Whether you're on foot or airborne, it's excellent fun to blast covies when they're in mid-air if you can manage it. And it's especially satisfying to give a Grunt his final send-off over a cliff by delivering a concussion rifle blast to the face. Yes, I'm evil like that. It's fun to try and score a hit as they're heading down too!
Exploiting covie recovery
When a Grunt or Brute lands after going fairly high (most likely from concussion rifle fire), he'll be stationary for a while, recovering, which gives you time to carefully take aim for your next shot or volley. So be on the lookout for the opportunity and make good use of it. The same goes for Hunters, but those are so slow that the pause isn't all that valuable. With other covies any recovery pause is less noticeable, and in particular, Elites barely slow up at all.
Moving a covie towards you
Quite often you might be facing a covie and wanting to drive him your way, e.g. if the cliff edge lies somewhere behind you. One way is to blast a vertical surface behind him if he's sufficiently near one, but let's suppose there's nothing convenient. If you're airborne or if you briefly make yourself airborne, a well-placed shot to the ground directly behind him would obviously help, but that can be difficult if you're low. If you're on foot, blast the ground to the right of him and to some extent behind, to get him up off the ground, then move and rotate to get a good angle for further blasts. You can potentially make your second blast a body shot while he's off the ground, which can add very nicely to his speed if well timed. Overall it's like you've done a quick one-two to get him heading for the cliff. If you're instead hovering low, you can do things in a similar way except typically just using ground blasts, as a body shot would drive him downwards if you're higher than him.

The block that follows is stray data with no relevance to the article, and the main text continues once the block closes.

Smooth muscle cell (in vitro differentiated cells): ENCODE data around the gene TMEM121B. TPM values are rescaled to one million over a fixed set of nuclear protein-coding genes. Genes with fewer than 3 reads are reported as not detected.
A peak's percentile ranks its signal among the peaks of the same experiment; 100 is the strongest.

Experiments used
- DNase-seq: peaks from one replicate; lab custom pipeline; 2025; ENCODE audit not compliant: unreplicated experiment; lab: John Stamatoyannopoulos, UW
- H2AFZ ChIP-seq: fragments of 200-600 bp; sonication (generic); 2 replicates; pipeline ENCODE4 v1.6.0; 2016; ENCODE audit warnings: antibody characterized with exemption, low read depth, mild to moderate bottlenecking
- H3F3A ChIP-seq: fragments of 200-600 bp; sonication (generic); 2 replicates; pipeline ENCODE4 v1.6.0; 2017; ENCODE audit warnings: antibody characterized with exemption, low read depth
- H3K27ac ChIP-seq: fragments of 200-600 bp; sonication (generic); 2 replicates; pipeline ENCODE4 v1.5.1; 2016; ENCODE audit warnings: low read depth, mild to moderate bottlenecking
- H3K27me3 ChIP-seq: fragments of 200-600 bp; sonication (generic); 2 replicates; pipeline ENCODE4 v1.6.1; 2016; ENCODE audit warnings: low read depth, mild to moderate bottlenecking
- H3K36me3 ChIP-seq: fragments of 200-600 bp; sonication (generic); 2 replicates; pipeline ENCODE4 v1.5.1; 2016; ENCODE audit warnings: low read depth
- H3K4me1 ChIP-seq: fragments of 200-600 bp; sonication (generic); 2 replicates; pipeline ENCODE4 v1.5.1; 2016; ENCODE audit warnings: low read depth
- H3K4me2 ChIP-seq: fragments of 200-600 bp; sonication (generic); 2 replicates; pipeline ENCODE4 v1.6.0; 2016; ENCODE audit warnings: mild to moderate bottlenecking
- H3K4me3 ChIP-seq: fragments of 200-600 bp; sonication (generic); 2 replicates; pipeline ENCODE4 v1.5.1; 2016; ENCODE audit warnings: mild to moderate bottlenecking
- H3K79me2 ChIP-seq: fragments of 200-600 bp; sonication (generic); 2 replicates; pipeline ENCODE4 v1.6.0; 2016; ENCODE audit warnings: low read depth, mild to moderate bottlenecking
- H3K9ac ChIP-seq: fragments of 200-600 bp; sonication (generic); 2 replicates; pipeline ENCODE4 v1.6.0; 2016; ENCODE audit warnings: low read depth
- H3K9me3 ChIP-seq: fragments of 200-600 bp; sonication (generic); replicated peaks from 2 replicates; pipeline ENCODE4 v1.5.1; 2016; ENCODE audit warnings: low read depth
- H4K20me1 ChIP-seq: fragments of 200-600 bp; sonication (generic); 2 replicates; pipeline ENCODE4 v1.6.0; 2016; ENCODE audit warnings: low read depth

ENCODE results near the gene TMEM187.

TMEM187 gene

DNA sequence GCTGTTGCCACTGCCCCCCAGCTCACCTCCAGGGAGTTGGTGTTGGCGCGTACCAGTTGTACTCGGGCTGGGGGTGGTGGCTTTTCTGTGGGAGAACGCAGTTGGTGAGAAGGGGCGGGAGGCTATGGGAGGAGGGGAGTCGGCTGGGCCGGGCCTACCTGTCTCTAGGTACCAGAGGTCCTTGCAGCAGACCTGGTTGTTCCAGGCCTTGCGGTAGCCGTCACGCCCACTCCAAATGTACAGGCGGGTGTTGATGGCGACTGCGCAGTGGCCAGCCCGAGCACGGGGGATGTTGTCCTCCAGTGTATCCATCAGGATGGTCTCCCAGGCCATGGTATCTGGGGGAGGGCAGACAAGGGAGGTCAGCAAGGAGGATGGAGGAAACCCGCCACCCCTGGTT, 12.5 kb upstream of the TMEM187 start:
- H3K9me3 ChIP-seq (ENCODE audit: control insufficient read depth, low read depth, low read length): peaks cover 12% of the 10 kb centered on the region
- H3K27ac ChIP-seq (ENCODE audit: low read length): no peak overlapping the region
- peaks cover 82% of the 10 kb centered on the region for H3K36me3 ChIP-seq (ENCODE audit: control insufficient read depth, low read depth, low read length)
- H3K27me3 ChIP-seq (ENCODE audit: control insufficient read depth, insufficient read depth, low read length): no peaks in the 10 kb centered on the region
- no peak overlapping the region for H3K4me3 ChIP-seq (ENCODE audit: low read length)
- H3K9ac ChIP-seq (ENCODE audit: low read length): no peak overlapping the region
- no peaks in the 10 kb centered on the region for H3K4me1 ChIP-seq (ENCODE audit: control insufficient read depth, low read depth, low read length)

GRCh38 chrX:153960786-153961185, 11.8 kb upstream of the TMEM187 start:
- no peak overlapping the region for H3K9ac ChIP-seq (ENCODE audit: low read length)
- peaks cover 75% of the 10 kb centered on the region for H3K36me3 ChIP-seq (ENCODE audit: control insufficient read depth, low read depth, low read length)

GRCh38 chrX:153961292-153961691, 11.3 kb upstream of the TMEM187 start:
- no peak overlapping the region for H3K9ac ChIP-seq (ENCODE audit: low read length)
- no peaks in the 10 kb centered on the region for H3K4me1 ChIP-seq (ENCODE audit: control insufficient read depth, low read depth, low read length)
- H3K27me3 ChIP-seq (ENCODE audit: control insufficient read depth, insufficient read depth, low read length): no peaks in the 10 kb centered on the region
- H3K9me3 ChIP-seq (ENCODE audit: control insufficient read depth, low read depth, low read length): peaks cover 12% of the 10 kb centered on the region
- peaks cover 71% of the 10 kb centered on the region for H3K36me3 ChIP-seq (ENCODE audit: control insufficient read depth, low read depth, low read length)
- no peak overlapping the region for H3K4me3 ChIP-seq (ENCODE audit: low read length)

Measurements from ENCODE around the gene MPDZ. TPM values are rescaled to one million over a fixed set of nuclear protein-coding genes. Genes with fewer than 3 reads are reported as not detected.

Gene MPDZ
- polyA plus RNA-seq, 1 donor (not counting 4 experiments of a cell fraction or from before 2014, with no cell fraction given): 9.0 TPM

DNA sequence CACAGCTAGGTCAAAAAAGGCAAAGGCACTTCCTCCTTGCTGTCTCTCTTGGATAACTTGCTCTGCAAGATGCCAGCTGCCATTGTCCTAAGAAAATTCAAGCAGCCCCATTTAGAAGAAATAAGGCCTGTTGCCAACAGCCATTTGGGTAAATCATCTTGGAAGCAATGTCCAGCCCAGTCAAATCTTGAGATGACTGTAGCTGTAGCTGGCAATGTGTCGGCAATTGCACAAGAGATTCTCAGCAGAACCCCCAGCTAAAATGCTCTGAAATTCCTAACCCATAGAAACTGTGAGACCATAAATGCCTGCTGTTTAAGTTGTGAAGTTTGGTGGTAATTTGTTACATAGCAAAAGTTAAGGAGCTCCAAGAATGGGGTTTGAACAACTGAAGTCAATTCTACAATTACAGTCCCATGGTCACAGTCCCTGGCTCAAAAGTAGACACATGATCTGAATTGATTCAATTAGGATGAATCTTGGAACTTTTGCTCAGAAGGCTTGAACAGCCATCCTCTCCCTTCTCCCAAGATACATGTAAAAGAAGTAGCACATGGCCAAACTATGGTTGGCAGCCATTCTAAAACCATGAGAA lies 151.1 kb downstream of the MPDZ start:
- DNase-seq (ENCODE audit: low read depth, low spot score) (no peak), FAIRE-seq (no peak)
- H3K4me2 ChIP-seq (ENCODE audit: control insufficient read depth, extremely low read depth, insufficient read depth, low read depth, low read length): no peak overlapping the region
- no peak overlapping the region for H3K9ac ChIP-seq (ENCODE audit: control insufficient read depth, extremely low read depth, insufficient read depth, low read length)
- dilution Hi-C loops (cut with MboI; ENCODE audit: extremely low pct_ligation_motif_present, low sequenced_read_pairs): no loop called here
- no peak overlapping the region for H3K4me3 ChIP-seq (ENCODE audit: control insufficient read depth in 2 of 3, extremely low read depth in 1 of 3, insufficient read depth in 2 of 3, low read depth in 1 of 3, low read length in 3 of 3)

Exploiting enemy momentum
When you see a fast-moving enemy heading in the direction you want him shifted, try to exploit his momentum by landing a blast which will help him along. He can get carried a long way like that; maybe right off the cliff. It's an excellent technique to use on Elites who dash about, but it's also good on Skirmishers. Brutes move a lot slower so you won't get such a marked benefit, but it's still worthwhile. Of course, the faster the enemy is, the slicker you'll need to be with your timing and aim. But when it works, it's great.
If you're doing ground-based play but you also have a jet pack, it can be worth briefly taking off to get a good angle for a first blast to get a covie off his feet. You could then come back down to continue the blasting. More generally though, the jet pack would allow you to use aerial techniques for brief periods if you wish.
Herding multiple covies